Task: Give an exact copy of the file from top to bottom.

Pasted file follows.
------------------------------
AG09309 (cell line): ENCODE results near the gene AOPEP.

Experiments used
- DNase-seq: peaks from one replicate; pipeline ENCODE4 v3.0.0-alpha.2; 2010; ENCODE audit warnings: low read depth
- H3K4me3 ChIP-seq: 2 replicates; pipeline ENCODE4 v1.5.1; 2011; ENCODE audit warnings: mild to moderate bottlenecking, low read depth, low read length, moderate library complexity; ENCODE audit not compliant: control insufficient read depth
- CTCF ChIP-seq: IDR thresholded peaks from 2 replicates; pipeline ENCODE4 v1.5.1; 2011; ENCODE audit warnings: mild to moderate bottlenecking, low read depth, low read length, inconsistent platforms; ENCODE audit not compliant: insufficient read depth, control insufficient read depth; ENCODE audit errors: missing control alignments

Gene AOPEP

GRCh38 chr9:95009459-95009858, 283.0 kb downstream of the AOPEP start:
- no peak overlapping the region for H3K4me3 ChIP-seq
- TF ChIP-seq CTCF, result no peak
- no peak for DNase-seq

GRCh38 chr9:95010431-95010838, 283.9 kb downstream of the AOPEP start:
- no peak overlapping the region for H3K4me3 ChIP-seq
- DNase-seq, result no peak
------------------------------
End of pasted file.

AG09309 (cell line): ENCODE results near the gene AOPEP.

Experiments used
- DNase-seq: peaks from one replicate; pipeline ENCODE4 v3.0.0-alpha.2; 2010; ENCODE audit warnings: low read depth
- H3K4me3 ChIP-seq: 2 replicates; pipeline ENCODE4 v1.5.1; 2011; ENCODE audit warnings: mild to moderate bottlenecking, low read depth, low read length, moderate library complexity; ENCODE audit not compliant: control insufficient read depth
- CTCF ChIP-seq: IDR thresholded peaks from 2 replicates; pipeline ENCODE4 v1.5.1; 2011; ENCODE audit warnings: mild to moderate bottlenecking, low read depth, low read length, inconsistent platforms; ENCODE audit not compliant: insufficient read depth, control insufficient read depth; ENCODE audit errors: missing control alignments

Gene AOPEP

GRCh38 chr9:95009459-95009858, 283.0 kb downstream of the AOPEP start:
- no peak overlapping the region for H3K4me3 ChIP-seq
- TF ChIP-seq CTCF, result no peak
- no peak for DNase-seq

GRCh38 chr9:95010431-95010838, 283.9 kb downstream of the AOPEP start:
- no peak overlapping the region for H3K4me3 ChIP-seq
- DNase-seq, result no peak